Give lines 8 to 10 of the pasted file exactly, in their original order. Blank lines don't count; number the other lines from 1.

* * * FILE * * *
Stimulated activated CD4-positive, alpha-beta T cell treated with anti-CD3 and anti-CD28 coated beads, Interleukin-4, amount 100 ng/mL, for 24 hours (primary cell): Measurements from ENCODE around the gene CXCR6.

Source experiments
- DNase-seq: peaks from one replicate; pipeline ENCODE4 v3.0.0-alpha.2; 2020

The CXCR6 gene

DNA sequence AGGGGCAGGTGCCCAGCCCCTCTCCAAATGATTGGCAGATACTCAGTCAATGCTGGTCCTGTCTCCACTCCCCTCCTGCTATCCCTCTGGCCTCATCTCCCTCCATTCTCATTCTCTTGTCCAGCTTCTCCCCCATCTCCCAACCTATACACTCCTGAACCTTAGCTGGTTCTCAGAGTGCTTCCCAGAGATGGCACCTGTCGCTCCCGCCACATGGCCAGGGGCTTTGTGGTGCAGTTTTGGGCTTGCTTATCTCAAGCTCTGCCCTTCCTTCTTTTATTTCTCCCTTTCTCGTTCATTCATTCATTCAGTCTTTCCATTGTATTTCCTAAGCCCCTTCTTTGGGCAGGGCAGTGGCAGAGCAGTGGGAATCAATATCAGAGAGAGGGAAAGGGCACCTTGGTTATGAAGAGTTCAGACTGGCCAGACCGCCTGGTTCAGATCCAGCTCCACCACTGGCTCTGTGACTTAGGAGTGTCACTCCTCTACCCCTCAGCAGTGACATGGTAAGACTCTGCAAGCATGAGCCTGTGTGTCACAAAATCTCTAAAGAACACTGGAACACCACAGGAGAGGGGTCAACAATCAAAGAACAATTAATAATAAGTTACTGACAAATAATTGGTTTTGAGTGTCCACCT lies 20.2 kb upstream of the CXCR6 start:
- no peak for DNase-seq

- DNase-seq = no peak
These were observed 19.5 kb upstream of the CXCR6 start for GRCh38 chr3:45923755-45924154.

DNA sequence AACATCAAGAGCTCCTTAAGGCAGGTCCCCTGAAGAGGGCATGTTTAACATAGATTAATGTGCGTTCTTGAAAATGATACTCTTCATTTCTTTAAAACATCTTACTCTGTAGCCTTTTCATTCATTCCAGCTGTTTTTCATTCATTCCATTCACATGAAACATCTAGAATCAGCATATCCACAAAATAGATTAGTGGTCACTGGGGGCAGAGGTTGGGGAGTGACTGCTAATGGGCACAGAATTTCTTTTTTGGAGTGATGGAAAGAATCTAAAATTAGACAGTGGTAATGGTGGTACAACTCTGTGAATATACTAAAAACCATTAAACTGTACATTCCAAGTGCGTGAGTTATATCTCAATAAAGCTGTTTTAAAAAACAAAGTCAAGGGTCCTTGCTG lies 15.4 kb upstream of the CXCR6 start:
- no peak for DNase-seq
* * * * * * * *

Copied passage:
These were observed 19.5 kb upstream of the CXCR6 start for GRCh38 chr3:45923755-45924154.

DNA sequence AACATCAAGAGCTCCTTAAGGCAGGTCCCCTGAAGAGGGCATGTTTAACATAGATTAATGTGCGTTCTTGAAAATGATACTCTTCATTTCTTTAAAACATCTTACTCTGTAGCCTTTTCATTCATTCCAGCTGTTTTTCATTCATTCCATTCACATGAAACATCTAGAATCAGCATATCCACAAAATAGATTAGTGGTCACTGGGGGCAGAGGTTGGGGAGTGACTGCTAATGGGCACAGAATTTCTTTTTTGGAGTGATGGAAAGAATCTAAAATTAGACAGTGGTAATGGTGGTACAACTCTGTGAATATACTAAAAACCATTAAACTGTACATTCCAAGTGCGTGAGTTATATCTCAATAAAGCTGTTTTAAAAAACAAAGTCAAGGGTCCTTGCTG lies 15.4 kb upstream of the CXCR6 start:
- no peak for DNase-seq